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Abuse of Dominance in Relevant Market in Competition Law

Faridabad Industries Association V Adani Gas Limited[1]:

  1. Parties To The Case:
    1. Faridabad Industries Association — Informant.
    2. Adani Gas Limited — Opposite Party.
       
  2. Facts Of The Case:
    Faridabad Industries Association (FIA) is basically a society registered under the Societies Registration Act 1860, with members primarily involved in a variety of industries including steel, alloys, medical devices etc.

    Adani Gas Ltd. (AGL) is a company engaged in the business of setting up of distribution network in various cities for supplying natural gas to industrial, commercial and domestic customers. It would purchase natural gas from GAIL and supply them in the Faridabad market.

    The FIA alleged the terms of GSA to be biased and one-sided, without any scope, who were solely dependent on Adani Gas for the supply of natural gas.

    The case came up before the Competition Commission of India (CCI) based on the information filled by the FIA alleging contravention of Section 4 of the Act. FIA is an association of industries whose members consume natural gas supplied by AGL. The primary allegations against AGL were that AGL was abusing its dominance in the relevant market of 'supply and distribution of natural gas in Faridabad' by incorporating unconscionable and one-sided terms in the Gas Supply Agreement (GSA). On this basis they requested the CCI to modify the clauses of GSA, direct AGL to discontinue such practice and to impose penalties for its acts.

    Finding a prima facie case, the CCI directed the Director General (DG) to cause an investigation into the matter. The DG Report concluded that various clauses of the GSA hinted towards abuse of dominance by AGL.
     
  3. Issues Of The Case:
    1. What is the Relevant Market in the present case?
    2. Whether Adani Gas is dominant in the said Relevant Market?
    3. If yes, whether Adani Gas has abused its Dominant Position in the Relevant Market?
       
  4. Judgement:
    The Commission ordered,
    1. Directing AGL to desist from indulging in such practices and to modify the GSA accordingly.
    2. In pursuance of S. 27 (b), imposing a penalty of around Rs 25.67crore.
       
  5. Commentary On The Issues:
    Answering on the first question, of finding what could constitute a relevant market in this case, The Competition Commission denied the arguments of Adani Gas on substitutability and affirmed that Relevant Market in this context is the market where supplying and distributing Natural Gas to the Industry players in the Faridabad District.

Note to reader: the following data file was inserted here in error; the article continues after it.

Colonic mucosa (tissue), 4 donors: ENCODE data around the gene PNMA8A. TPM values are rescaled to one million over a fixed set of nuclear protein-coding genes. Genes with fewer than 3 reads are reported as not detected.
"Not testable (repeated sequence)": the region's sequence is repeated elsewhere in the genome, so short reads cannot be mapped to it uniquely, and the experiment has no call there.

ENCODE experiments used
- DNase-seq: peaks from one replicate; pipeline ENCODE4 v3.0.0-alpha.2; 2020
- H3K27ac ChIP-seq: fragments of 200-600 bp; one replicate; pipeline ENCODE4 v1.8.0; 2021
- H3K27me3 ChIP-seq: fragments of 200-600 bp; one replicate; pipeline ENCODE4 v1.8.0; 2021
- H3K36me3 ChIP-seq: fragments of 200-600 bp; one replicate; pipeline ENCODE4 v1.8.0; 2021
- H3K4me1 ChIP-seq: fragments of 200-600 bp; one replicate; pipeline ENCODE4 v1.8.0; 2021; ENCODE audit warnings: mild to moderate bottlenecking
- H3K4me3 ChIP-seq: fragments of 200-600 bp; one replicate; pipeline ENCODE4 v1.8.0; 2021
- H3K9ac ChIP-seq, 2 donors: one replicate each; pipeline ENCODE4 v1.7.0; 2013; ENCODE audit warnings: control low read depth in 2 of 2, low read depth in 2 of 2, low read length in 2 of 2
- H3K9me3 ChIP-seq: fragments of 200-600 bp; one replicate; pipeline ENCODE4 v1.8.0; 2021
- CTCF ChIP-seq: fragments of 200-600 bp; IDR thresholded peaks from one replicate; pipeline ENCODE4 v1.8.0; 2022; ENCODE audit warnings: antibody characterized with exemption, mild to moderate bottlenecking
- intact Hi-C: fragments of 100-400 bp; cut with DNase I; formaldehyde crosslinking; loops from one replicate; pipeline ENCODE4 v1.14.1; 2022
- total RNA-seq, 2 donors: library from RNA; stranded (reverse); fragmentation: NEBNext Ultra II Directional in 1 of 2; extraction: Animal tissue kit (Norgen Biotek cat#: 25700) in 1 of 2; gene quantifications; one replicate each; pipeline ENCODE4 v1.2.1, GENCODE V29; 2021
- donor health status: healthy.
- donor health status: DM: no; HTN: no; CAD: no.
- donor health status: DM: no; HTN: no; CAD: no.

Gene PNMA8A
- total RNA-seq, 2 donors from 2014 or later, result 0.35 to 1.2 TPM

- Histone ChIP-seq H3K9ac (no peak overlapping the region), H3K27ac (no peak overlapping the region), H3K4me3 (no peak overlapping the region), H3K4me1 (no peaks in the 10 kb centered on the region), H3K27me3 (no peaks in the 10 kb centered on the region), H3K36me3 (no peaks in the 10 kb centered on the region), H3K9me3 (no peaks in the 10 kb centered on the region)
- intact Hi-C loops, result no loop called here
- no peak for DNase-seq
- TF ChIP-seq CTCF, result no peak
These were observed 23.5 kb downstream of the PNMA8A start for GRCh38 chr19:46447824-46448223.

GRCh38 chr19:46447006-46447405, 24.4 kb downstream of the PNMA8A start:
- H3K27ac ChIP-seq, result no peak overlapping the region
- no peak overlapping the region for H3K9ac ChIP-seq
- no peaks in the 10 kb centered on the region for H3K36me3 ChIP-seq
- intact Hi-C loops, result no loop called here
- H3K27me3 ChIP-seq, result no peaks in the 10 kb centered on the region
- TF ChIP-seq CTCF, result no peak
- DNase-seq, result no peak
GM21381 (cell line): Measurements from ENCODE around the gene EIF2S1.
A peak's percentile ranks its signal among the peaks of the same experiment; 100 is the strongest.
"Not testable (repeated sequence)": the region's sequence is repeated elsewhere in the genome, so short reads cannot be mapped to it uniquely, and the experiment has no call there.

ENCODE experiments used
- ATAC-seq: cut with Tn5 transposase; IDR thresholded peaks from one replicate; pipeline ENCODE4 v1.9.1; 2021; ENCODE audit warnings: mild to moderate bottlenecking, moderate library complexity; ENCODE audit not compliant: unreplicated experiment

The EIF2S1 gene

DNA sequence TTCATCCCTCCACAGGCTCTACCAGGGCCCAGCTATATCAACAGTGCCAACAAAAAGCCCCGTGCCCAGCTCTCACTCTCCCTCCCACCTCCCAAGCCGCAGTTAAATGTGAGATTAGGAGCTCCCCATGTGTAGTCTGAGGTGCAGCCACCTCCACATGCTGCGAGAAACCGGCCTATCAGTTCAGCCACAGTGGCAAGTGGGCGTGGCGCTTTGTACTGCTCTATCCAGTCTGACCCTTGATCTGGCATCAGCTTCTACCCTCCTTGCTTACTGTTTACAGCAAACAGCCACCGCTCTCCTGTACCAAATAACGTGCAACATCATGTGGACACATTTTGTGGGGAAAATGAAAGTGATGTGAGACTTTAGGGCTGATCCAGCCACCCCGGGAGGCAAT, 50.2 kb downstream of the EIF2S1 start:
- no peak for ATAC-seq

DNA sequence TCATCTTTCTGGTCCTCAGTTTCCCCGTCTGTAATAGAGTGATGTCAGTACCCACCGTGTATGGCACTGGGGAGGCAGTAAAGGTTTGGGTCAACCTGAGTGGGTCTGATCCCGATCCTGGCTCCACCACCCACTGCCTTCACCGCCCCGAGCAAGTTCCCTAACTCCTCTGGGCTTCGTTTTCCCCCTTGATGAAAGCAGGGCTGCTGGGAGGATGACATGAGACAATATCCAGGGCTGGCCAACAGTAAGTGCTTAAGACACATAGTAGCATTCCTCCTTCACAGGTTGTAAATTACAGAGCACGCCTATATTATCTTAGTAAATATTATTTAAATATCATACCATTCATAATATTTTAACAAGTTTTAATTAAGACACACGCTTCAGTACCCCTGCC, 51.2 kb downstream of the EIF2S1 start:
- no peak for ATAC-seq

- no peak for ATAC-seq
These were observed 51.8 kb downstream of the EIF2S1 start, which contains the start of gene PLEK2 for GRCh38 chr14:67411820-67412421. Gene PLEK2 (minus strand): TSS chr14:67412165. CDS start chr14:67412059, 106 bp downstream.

The Commission held that, various criteria such as consumer preferences, end usage of goods, price of goods or service, product classification, physical characteristics, excluding the in-house manufactured goods, must be taken into consideration in order to determine the Relevant Market for the products under Section 2 (t) of the Competition Act. It conformed to the DG's survey where it was found that Natural Gas is being used by consumers for various different purposes.

Also, The Commission took note of the fact that the Natural Gas can be used for various purposes of Fuel, Domestic fire, and was thus, distinctive in nature and characteristics from other similar products. Adani Gas opposed that its fuel supply is only worth 5% of the consumers while 95% of consumers opted for alternate forms of fuel in Faridabad. The Commission rejected this argument stating that natural gas had unique application and features.

Regarding the relevant geographic market, Faridabad was considered to be it since Adani Gas had built and operated a CGD Network and the Haryana Government had authorized for only one service provider in Faridabad. Therefore, the first question is answered by Commission.

Answering on the second question, the position of Dominance in the Relevant Market through the eyes of Adani Gas, the Commission held that Adani Gas held 100% Market Share in the Relevant Market. With it being the sole entity supplying the Natural Gas as allowed by the State Government.

Further, it was noted that as per the provisions of Petroleum and Natural Gas Regulatory Board Act, 2006 the distribution of Natural gas was regulated. Such Regulations specifically provide for three years marketing exclusivity from the date of authorization to an existing CGD networks and five years from the date of authorization to a new CGD network from the purview of common or contract carrier, consolidating the dominant position of Adani Gas”, the Commission noted. In all it seemed that Adani Gas enjoyed the Dominant Position with respect to structure, Market size, existence of entry barriers etc.… Thus, the second issue on whether Adani Gas is dominant is answered.